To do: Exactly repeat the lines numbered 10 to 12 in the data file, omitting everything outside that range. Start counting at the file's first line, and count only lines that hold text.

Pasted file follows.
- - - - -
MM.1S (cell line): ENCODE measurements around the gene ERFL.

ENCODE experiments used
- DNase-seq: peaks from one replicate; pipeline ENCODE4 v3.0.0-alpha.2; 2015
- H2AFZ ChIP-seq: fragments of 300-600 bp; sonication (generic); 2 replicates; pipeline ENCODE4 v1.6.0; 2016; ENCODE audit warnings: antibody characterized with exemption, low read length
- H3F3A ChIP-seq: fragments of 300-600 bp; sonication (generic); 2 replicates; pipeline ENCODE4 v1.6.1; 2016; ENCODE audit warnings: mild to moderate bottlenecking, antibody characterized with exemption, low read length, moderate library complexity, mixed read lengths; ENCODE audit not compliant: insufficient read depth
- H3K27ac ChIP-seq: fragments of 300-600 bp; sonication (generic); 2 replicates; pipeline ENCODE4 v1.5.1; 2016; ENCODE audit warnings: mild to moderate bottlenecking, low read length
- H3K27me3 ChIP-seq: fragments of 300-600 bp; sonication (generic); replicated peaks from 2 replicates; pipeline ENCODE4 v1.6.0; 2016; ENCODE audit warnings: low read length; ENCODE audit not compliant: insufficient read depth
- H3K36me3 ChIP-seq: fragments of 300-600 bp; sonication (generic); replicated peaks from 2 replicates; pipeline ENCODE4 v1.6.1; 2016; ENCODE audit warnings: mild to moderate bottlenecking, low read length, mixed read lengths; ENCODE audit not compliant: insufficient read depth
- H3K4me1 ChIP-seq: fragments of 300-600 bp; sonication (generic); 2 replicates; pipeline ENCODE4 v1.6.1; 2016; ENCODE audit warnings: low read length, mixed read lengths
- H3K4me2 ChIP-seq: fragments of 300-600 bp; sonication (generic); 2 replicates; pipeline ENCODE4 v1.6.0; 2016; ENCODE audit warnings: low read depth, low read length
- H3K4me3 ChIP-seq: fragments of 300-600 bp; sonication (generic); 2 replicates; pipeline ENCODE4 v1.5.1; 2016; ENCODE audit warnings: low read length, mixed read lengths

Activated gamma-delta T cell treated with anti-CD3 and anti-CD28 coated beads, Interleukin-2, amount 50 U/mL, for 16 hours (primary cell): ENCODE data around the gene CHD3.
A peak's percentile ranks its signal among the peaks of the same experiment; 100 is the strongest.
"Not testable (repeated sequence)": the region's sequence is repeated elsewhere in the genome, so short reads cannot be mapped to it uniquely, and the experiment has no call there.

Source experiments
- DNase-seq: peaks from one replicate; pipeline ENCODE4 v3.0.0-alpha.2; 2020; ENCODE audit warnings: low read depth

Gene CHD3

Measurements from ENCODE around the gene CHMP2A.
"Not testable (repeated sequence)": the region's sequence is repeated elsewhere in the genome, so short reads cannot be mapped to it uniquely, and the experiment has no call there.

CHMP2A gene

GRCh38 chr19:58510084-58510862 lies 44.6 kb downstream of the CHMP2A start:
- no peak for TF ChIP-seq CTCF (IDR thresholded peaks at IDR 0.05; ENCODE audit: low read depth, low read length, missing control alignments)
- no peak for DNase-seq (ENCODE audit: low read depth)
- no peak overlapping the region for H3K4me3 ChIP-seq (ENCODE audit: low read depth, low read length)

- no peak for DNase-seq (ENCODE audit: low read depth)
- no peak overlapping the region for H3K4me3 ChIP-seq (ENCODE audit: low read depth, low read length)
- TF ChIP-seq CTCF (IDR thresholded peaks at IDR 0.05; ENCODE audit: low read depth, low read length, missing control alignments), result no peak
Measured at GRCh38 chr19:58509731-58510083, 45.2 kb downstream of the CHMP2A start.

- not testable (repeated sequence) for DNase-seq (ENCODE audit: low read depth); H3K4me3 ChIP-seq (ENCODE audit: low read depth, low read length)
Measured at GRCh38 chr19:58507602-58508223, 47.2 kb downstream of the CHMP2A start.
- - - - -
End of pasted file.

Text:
- H3K4me2 ChIP-seq: fragments of 300-600 bp; sonication (generic); 2 replicates; pipeline ENCODE4 v1.6.0; 2016; ENCODE audit warnings: low read depth, low read length
- H3K4me3 ChIP-seq: fragments of 300-600 bp; sonication (generic); 2 replicates; pipeline ENCODE4 v1.5.1; 2016; ENCODE audit warnings: low read length, mixed read lengths

Activated gamma-delta T cell treated with anti-CD3 and anti-CD28 coated beads, Interleukin-2, amount 50 U/mL, for 16 hours (primary cell): ENCODE data around the gene CHD3.